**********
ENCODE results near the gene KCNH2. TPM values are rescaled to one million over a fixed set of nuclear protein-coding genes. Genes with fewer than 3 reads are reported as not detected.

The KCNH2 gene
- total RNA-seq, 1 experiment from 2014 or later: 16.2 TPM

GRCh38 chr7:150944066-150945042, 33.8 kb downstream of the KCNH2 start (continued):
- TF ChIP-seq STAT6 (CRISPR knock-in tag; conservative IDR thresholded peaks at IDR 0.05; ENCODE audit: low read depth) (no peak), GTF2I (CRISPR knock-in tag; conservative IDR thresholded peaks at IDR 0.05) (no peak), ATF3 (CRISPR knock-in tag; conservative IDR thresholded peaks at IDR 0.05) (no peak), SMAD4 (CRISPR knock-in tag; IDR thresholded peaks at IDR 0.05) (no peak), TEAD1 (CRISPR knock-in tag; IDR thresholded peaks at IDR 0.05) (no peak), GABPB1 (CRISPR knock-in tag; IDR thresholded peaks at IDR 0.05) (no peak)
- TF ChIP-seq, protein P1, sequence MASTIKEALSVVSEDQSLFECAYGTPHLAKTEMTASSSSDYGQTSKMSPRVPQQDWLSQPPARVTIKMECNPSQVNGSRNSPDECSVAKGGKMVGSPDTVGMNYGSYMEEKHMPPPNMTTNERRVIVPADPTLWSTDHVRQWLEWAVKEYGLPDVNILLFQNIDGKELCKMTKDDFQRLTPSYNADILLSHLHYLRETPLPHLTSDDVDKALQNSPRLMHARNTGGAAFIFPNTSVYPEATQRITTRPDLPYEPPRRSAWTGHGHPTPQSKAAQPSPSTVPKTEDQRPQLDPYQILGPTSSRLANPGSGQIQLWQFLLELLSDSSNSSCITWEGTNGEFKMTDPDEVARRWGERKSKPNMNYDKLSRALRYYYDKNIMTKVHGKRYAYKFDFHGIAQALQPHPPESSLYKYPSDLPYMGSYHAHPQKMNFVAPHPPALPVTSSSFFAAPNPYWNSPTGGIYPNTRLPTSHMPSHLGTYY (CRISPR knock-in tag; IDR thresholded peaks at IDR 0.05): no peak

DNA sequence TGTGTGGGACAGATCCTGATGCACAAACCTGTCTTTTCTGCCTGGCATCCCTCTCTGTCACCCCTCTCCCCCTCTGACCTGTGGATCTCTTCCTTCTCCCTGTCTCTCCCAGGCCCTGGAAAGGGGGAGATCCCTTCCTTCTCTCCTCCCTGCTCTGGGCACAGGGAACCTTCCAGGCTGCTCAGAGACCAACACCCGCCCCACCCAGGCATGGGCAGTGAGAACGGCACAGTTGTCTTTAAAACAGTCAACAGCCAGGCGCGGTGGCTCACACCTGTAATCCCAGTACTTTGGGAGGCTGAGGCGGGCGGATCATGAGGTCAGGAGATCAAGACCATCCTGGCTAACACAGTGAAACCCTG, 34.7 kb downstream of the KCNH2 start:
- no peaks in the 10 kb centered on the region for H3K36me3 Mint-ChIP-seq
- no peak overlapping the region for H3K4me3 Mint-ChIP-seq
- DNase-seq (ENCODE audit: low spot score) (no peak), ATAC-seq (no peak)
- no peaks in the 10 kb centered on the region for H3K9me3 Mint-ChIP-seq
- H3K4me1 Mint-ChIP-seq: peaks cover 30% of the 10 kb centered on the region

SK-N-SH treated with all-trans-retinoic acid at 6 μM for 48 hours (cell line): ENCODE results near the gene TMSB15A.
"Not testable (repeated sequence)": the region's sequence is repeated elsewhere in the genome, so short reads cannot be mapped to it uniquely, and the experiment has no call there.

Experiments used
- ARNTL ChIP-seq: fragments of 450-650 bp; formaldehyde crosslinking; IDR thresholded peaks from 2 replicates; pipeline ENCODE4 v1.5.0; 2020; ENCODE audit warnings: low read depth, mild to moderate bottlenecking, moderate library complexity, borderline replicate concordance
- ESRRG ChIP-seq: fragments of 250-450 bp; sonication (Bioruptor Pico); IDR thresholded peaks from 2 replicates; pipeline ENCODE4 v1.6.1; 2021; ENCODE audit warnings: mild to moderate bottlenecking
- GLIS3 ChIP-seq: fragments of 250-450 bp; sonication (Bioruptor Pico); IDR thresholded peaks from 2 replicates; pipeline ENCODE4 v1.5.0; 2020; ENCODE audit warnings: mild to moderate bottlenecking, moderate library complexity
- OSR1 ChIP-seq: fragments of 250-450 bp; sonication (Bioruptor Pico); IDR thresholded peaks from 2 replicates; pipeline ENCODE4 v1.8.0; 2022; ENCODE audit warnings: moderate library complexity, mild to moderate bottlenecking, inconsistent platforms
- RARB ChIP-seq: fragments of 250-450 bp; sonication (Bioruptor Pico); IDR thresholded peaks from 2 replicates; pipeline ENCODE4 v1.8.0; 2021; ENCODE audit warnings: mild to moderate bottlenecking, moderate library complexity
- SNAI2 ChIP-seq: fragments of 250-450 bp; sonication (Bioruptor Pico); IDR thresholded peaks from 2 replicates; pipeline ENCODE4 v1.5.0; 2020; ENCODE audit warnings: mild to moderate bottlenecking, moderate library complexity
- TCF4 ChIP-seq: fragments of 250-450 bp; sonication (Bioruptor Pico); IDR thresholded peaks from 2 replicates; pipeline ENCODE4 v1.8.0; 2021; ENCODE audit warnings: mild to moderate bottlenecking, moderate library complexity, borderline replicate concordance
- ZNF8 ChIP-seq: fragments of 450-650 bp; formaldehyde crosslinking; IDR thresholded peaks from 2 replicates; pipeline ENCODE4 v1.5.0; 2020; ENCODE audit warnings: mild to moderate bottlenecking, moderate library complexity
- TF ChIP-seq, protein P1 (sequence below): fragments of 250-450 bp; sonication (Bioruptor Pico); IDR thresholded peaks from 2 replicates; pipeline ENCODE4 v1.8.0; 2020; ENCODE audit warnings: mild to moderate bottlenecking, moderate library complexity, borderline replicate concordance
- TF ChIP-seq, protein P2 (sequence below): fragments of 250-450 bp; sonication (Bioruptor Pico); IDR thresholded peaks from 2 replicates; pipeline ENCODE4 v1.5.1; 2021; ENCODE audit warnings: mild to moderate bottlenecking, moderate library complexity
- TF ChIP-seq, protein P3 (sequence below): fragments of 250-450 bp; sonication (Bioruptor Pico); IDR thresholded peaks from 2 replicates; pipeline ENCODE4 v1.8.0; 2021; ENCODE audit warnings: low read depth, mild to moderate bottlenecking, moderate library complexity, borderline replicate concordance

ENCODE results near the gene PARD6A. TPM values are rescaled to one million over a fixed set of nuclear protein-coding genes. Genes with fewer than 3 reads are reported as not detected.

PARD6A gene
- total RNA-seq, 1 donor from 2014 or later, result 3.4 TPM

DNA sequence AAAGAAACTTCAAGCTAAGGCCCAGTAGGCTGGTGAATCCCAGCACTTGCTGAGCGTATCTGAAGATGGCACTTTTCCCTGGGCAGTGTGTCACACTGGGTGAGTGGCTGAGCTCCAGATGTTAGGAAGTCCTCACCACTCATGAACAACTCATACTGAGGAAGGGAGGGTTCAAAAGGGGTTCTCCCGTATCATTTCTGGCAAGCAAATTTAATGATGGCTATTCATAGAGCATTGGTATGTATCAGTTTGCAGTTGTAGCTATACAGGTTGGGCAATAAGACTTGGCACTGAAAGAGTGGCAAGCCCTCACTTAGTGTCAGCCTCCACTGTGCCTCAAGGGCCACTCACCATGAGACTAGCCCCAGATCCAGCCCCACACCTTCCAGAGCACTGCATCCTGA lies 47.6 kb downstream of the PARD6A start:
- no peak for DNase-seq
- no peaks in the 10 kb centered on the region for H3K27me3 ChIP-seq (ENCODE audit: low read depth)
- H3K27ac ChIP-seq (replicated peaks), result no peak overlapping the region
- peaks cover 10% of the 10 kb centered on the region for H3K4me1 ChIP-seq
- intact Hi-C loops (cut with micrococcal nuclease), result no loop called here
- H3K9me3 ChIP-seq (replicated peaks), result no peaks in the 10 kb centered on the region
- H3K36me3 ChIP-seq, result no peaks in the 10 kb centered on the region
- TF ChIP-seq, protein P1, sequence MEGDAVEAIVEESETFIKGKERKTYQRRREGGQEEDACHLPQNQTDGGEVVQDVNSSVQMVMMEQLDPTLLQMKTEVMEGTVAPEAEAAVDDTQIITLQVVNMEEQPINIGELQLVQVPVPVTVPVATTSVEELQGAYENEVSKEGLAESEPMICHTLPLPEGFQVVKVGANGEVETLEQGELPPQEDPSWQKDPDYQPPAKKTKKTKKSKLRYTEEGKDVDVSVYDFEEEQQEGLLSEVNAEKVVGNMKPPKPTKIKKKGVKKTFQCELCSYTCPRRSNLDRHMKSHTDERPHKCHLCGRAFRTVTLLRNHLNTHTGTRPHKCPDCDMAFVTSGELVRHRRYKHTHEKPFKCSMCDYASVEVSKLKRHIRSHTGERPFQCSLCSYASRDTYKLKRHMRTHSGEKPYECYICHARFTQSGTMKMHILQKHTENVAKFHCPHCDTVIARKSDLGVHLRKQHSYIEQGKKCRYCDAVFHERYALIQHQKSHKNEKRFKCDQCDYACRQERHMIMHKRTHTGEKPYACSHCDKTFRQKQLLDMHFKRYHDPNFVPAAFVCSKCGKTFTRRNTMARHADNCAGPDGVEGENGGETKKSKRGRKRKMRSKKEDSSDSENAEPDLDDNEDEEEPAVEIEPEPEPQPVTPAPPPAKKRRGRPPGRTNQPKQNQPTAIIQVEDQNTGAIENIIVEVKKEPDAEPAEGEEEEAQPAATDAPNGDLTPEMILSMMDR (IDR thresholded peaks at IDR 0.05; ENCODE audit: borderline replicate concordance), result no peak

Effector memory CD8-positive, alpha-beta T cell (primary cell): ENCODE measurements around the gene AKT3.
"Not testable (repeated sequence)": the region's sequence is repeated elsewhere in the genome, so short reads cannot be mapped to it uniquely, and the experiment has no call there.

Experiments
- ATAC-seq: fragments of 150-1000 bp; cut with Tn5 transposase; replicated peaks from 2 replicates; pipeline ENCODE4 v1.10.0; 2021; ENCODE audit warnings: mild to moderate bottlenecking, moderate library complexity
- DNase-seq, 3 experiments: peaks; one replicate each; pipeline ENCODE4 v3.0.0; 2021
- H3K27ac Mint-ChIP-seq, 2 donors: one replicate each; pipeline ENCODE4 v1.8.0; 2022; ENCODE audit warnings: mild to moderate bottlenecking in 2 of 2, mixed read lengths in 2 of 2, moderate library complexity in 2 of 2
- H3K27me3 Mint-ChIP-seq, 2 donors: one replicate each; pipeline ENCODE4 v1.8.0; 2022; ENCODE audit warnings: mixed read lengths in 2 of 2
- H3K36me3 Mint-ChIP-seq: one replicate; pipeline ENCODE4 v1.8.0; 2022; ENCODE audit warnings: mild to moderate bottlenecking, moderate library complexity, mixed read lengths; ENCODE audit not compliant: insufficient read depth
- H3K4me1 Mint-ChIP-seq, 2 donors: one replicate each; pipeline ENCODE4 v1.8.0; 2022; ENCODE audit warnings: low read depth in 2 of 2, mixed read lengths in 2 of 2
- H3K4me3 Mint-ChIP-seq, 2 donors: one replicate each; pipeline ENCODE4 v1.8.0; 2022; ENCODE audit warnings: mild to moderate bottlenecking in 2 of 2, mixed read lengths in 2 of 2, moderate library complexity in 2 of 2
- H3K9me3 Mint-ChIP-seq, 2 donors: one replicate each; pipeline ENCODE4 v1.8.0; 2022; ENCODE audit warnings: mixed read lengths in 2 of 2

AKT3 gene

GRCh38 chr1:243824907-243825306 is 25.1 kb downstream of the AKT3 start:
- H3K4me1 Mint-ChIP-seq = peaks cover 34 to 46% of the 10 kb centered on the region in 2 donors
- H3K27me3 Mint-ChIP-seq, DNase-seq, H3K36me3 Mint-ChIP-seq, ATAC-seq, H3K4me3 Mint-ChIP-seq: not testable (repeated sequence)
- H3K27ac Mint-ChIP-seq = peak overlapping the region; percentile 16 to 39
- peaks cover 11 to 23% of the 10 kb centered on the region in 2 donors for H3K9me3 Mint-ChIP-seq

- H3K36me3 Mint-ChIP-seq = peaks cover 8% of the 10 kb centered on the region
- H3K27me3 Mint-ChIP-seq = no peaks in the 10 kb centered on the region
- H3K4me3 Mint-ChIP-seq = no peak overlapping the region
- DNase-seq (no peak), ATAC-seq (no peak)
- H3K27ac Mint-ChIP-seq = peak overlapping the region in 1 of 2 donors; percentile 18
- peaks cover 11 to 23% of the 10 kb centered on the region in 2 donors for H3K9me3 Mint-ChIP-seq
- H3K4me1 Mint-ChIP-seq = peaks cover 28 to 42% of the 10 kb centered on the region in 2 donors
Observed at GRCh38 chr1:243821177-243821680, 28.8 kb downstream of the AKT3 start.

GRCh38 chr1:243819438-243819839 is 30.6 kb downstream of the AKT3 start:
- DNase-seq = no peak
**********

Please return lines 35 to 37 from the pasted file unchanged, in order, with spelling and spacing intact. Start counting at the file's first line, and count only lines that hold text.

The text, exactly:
- intact Hi-C loops (cut with micrococcal nuclease), result no loop called here
- H3K9me3 ChIP-seq (replicated peaks), result no peaks in the 10 kb centered on the region
- H3K36me3 ChIP-seq, result no peaks in the 10 kb centered on the region